The Daily Show: Subs, Web and Edit Q’s Answered at Debut

Rupert Murdoch introduced the iPad daily newspaper The Daily today, in a cell reception-less basement theater of the Guggenheim Museum, to a group of media and tech reporters and friends of the production. He was joined by The Daily‘s editor in chief Jesse Angelo, publisher Greg Clayman, Apple VP Eddy Cue, and News Corp.’s chief digital officer Jon Miller.

The mustachioed Jesse Angelo, formerly of the New York Post, answered questions about the content confidently, if brusquely. Their target demographic is “everybody,” their main competition is “everyone” (including Angry Birds, he joked). The Daily is building a new brand that needn’t be colored by Murdoch’s right-leaning media properties, he insisted. “We are patriotic…we believe in free ideas and free issues,” he said, suggesting people read the editorials every day to determine their political bent.

Breaking news will be incorporated to the daily editions, via links out to the web, Twitter feeds and even dropping entirely new stories on the front page, he said. However, Mr. Angelo added, a constantly updating source is not his favorite way to read news, and they will be privileging the user experience as they make those editorial decisions. (Indeed, “Breaking News Notification” is an option that can be switched on or off in the app’s settings.)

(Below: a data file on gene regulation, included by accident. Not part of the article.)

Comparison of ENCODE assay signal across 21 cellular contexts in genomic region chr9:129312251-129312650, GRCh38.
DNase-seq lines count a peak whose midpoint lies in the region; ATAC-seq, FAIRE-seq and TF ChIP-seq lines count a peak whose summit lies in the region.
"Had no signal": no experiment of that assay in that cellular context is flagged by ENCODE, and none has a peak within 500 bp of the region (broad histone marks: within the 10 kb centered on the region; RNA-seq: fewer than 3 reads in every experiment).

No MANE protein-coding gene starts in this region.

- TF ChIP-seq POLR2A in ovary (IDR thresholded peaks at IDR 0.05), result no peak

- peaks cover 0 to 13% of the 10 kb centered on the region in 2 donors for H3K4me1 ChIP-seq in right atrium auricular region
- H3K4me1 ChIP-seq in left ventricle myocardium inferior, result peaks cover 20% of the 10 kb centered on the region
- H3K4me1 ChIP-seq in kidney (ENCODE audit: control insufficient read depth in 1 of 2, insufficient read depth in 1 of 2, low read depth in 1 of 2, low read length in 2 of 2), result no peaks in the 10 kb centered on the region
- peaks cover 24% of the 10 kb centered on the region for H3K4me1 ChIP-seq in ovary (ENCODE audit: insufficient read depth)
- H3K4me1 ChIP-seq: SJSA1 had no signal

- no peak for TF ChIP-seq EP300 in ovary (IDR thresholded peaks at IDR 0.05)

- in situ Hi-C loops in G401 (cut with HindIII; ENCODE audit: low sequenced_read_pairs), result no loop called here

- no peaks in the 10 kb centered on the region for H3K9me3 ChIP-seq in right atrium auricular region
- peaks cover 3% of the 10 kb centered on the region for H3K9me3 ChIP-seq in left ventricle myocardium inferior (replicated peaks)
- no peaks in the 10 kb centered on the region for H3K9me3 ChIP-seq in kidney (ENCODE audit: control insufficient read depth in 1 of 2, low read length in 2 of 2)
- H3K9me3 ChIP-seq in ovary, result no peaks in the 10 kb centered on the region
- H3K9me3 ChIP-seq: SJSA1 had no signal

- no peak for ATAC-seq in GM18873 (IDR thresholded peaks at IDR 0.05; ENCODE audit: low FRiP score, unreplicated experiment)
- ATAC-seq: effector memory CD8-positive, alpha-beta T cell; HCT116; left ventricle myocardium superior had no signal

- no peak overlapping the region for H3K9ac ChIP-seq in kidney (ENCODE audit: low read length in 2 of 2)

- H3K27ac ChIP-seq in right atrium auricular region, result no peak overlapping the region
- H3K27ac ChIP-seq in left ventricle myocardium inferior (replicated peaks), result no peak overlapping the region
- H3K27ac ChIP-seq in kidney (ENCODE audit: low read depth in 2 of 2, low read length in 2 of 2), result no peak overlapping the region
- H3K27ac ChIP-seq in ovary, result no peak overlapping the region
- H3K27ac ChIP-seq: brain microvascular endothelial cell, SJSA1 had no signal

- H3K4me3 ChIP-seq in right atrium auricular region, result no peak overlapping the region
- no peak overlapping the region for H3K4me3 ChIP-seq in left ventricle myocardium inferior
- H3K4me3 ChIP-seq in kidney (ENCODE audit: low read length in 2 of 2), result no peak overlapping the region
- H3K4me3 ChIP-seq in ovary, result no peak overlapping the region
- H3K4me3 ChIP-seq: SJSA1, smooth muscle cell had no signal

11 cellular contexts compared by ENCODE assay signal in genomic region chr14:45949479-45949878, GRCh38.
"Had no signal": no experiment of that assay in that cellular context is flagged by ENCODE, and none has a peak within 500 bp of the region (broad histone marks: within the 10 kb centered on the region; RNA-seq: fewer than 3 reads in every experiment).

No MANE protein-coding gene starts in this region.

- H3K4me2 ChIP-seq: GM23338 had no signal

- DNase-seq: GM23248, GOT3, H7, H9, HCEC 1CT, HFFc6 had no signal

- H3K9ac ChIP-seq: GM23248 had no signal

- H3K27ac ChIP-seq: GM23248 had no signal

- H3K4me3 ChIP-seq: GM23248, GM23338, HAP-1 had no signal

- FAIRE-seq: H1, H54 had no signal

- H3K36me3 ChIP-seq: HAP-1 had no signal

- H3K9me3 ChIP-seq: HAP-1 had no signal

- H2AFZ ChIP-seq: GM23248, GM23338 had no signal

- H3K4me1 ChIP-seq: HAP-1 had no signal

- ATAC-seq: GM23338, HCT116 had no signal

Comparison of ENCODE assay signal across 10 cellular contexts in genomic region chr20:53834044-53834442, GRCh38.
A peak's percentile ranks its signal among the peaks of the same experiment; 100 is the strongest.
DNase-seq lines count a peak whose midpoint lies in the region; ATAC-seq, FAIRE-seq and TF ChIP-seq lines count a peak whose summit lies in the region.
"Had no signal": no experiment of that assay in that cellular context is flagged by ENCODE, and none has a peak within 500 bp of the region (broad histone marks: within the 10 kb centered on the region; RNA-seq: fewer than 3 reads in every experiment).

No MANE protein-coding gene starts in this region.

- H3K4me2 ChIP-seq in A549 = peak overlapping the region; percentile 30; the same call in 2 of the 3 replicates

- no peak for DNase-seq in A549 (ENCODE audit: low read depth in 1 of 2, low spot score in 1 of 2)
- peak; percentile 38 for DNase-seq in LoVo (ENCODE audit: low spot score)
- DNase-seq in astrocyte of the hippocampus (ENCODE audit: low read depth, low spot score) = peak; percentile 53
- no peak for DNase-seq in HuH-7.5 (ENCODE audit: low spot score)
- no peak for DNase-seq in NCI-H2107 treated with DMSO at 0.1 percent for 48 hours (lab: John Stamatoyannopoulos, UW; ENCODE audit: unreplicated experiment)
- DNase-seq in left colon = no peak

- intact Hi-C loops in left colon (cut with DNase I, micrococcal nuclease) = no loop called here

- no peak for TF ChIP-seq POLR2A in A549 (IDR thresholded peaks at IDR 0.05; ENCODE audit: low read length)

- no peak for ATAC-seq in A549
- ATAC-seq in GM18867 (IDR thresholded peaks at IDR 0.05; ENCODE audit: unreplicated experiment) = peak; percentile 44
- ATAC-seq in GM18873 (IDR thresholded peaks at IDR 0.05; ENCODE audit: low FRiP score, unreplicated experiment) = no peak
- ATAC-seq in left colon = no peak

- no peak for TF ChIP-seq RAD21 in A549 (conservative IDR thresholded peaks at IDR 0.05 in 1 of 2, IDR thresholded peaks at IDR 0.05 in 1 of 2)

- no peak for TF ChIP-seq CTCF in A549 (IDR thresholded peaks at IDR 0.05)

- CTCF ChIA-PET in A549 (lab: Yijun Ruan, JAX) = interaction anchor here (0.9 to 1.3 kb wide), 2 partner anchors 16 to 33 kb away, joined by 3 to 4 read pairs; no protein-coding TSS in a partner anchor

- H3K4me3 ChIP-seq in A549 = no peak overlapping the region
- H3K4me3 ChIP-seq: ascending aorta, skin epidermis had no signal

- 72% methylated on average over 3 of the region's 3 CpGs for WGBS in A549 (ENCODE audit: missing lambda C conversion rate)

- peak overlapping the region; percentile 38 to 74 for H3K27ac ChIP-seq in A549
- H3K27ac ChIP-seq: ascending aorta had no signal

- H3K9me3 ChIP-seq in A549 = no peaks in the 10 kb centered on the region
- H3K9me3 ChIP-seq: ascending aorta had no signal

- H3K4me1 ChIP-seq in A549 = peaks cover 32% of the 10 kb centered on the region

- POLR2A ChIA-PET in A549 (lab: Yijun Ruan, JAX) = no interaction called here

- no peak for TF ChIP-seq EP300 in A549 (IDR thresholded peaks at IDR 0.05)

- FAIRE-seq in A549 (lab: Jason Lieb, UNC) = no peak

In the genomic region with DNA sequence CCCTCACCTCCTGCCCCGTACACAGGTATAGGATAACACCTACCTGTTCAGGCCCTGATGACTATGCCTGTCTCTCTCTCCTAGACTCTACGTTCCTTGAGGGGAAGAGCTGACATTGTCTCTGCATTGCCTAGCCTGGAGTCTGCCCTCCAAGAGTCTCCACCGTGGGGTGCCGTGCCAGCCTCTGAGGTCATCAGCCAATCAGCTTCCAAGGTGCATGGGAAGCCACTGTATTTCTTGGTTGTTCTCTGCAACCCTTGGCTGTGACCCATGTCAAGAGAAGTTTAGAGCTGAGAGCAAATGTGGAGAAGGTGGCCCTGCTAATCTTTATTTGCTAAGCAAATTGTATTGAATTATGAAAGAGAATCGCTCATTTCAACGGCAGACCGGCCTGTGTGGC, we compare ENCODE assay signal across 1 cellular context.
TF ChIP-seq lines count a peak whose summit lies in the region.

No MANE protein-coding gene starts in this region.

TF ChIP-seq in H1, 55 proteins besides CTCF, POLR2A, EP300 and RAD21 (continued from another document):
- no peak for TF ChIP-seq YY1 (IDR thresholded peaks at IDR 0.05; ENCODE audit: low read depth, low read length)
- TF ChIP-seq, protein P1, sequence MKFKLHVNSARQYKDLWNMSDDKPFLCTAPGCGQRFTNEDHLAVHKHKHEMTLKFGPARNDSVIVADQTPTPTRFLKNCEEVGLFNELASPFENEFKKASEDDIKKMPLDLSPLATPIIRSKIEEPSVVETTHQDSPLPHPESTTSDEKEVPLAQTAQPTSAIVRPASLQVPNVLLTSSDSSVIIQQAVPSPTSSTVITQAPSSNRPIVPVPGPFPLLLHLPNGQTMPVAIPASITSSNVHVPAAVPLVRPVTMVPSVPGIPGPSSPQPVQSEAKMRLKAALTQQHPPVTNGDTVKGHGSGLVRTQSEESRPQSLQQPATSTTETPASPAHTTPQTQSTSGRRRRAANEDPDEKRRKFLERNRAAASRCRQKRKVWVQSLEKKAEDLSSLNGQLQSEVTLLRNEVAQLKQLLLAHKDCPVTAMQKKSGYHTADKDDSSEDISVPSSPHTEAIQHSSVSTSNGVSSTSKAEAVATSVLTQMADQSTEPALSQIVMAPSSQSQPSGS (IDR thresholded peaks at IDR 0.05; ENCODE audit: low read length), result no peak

Mr. Murdoch said that The Daily will eventually be available on all major tablets, but “this year, next year, and maybe the next year really belong to Apple.” Mr. Murdoch’s reportedly religious belief in the iPad may have been overblown. He couldn’t name another app he used and liked–he joked that he’d tried the games but his seven-year-olds beat him every time. He later said the utility of the The Wall Street Journal app–the first paid newspaper app for iPad–inspired The Daily. (No reporter dared ask about that dream rumor.)

The Daily’s content will be available on the Internet for subscribers only (albeit without the touch-screen bells and whistles) and that will be the best way to access back issues, along with the “saving” articles feature, for now. Any articles “shared” via the in-app Twitter and Facebook buttons will only be viewable behind The Daily‘s .99 cent per week (with a $500 iPad hurdle) pay wall. Likewise, Twitter feeds will be fed into news stories. The tweets of publicly sparring Lily Allen and Elizabeth Hurley made it into this issue and one can imagine its utilty for topics like the protests in Egypt, where hashtags were faster than wire services and TV crews.

Apple’s App Store chief, Eddy Cue (standing in for the ill Steve Jobs), deflected questions about their subscription spats with other publishers. Although the “push” model (in which issues are delivered regularly after a periodic payment, not re-purchased every month) is only available, as of today, for The Daily, Mr. Cue promised an announcement on that front from Apple shortly. “We have a very good relationship with publishers, there are thousands of them in the App Store and we think subscriptions is only going to help them get more customers,” he said.

Of The Daily‘s business model, Mr. Murdoch said it costs less than a half a million dollars to produce each week, not counting ad revenue or subscribers. They predict subscriptions will account for more of the revenue at first, but eventually hope to reach a 50/50 balance. In the first issue, ads (from Pepsi, Virgin Airlines, and HBO) appear as full pages in between pages of content, some with video. The first two weeks of subscription are sponsored by Apple’s new friend Verizon. “We love advertisers and marketers and marketing,” Jon Miller said. :: @kstoeffel




The Daily Show: Subs, Web and Edit Q’s Answered at Debut